There are two things that jump out when reading the text. The first is the fact that he’s testing his local code against the production database, with full access to creating and removing data.
Add to that the fact that backups for the production database had been disabled (by someone in the company) two months before the incident. Let’s look at them in more detail.
Testing against the production database
You could start arguing right away that this developer has been irresponsible testing his local code against the production database.
But if you reframe it to look at the bigger picture, the question emerges of why an organization whose data is worth millions lets developers test their local codes against the production database in the first place?
It is not uncommon for young startups to start out like this. It’s just much easier and during startup crunch time, any means is acceptable that helps the team move and ship faster, even if there’s a slight risk involved.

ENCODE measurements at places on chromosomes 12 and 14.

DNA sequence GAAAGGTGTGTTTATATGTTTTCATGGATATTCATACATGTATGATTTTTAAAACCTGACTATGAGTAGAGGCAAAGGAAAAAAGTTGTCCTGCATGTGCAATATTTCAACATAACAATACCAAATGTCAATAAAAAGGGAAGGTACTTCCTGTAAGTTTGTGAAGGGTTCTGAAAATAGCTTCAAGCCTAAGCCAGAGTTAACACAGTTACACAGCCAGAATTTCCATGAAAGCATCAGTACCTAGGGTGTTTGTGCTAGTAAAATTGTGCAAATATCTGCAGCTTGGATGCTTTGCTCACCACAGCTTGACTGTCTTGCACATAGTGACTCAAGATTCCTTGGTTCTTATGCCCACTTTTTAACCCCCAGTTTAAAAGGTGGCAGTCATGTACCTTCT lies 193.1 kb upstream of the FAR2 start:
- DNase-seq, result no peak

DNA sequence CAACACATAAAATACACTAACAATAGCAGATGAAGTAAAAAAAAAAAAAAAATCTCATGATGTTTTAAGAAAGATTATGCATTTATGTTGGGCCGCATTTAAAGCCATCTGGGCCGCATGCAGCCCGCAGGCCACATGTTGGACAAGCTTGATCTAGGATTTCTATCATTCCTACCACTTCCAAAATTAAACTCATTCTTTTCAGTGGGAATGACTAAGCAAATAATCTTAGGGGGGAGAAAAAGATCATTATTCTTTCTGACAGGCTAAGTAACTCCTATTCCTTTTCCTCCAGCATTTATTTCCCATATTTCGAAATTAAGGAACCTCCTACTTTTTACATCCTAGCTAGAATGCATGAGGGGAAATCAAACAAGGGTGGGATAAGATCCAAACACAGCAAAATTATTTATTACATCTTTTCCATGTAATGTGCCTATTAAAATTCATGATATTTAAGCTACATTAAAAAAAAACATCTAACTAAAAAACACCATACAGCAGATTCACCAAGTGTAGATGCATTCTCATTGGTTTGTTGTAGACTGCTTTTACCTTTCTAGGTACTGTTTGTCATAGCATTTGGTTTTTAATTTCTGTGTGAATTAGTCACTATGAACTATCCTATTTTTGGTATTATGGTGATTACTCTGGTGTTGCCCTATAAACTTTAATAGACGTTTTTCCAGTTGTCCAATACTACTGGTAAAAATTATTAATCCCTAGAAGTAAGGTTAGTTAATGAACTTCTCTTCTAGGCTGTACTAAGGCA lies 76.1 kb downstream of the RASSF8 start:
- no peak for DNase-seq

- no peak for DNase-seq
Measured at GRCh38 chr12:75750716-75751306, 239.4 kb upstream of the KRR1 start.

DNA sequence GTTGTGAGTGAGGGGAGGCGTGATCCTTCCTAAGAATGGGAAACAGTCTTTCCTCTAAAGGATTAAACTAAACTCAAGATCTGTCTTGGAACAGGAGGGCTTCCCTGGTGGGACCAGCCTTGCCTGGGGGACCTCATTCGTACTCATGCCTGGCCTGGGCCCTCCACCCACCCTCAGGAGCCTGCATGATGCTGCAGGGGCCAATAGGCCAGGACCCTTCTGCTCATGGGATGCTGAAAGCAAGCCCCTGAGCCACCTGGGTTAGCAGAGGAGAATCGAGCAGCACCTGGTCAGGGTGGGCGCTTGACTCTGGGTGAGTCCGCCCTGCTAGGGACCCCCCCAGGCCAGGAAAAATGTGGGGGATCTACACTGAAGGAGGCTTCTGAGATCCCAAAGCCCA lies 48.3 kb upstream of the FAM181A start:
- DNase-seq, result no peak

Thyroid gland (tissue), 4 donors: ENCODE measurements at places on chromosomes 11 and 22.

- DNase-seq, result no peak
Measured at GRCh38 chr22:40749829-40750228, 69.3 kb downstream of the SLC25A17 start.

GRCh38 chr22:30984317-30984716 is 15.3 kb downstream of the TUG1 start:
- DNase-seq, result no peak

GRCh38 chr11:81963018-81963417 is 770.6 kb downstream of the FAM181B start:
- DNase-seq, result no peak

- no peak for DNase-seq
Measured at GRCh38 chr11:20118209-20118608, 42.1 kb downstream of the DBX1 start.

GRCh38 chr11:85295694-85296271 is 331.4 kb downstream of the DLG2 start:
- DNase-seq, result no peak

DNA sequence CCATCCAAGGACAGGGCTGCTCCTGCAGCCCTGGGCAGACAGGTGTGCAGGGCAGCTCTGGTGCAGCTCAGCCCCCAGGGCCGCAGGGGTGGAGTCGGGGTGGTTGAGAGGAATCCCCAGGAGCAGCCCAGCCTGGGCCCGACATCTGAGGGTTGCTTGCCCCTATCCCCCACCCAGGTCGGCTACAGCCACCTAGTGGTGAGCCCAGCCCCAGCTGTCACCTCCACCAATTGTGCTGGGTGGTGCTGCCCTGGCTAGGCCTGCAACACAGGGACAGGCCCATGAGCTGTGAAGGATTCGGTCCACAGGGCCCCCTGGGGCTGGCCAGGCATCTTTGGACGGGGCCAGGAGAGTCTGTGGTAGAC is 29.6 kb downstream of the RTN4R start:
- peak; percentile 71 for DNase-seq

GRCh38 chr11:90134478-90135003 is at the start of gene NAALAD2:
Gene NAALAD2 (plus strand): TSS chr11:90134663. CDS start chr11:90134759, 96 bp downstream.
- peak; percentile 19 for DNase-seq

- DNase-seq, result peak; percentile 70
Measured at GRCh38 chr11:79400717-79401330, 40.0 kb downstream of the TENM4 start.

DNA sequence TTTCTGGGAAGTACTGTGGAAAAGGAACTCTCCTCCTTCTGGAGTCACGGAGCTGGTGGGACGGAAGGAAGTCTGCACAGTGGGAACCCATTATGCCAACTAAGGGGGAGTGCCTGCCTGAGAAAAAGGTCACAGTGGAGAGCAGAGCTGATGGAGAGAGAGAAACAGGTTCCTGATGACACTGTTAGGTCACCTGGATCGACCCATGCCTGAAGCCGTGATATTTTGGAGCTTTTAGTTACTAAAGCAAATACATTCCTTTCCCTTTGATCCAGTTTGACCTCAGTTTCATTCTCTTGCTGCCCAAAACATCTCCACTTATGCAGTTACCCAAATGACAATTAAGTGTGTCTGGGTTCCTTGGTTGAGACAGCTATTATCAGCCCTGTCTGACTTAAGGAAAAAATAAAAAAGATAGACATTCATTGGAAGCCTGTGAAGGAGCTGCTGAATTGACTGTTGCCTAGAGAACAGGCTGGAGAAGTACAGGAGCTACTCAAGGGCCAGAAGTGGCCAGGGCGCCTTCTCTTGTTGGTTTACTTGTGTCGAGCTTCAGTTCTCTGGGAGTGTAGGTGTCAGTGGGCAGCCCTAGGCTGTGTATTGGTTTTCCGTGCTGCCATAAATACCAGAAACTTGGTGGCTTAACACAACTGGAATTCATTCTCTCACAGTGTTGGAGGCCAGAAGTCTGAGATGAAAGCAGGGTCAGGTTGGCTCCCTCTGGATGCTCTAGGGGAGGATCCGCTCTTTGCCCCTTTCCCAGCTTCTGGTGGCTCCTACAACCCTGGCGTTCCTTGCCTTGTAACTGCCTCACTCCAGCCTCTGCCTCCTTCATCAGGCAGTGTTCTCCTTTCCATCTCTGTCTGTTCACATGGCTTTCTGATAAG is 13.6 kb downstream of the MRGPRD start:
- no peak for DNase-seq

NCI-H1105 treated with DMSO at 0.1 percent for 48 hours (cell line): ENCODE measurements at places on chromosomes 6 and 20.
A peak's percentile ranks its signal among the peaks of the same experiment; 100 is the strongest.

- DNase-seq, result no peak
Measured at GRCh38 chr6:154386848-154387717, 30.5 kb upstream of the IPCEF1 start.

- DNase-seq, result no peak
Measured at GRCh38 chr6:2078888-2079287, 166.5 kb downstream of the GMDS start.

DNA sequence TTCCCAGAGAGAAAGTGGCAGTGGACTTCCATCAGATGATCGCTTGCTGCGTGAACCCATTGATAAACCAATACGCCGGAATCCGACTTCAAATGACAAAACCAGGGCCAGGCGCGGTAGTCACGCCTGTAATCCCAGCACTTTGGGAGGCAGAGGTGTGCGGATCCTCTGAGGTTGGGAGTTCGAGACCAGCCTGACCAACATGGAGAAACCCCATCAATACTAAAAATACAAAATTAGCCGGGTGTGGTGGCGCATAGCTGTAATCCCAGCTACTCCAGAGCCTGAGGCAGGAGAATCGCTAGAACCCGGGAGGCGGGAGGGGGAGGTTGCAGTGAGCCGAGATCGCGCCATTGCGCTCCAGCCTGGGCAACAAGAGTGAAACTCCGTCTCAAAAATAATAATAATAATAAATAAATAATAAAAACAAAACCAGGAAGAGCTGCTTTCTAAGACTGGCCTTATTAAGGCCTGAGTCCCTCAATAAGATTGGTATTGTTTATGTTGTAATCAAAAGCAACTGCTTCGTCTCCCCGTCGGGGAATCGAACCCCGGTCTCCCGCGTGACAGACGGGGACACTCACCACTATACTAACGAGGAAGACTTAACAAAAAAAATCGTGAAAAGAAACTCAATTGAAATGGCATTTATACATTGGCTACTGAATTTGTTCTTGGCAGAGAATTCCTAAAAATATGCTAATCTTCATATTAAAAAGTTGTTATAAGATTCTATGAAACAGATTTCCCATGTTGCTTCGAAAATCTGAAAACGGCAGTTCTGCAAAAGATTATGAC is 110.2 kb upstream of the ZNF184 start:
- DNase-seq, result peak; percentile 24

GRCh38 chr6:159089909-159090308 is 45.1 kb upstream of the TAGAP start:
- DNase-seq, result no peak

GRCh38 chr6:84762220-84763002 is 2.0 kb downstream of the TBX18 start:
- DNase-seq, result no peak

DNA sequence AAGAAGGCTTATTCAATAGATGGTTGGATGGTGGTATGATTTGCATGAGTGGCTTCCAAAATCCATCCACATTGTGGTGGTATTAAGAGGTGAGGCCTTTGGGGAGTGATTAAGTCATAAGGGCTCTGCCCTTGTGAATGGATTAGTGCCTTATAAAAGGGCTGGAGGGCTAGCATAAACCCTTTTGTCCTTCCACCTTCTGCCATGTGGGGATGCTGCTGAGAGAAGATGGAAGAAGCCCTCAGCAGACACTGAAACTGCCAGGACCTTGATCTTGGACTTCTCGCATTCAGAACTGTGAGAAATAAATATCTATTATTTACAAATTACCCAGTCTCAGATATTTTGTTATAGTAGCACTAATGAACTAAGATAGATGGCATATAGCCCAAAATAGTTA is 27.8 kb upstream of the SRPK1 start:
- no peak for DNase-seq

But, the longer the team continues to work in a mode like this, the more it gets used to testing against production data, removing and recreating data as needed. It becomes accepted practice. Every day that passes without any incident makes people more confident that they can continue to do what they’ve done for months or maybe even years.
In “Friendly Fire”, Snook introduces the concept of practical drift, “the slow steady uncoupling of practice from written procedure.”
While there may not have been a written procedure that said to not develop against the production database, I was still reminded of this story. The team drifted into the conception that they can continue to do what they’ve done for a while without any issues.
What’s more interesting to ask for is why the organization didn’t encourage for developers to work in their own sandboxes or at least on a staging system where they can’t harm the valuable production data.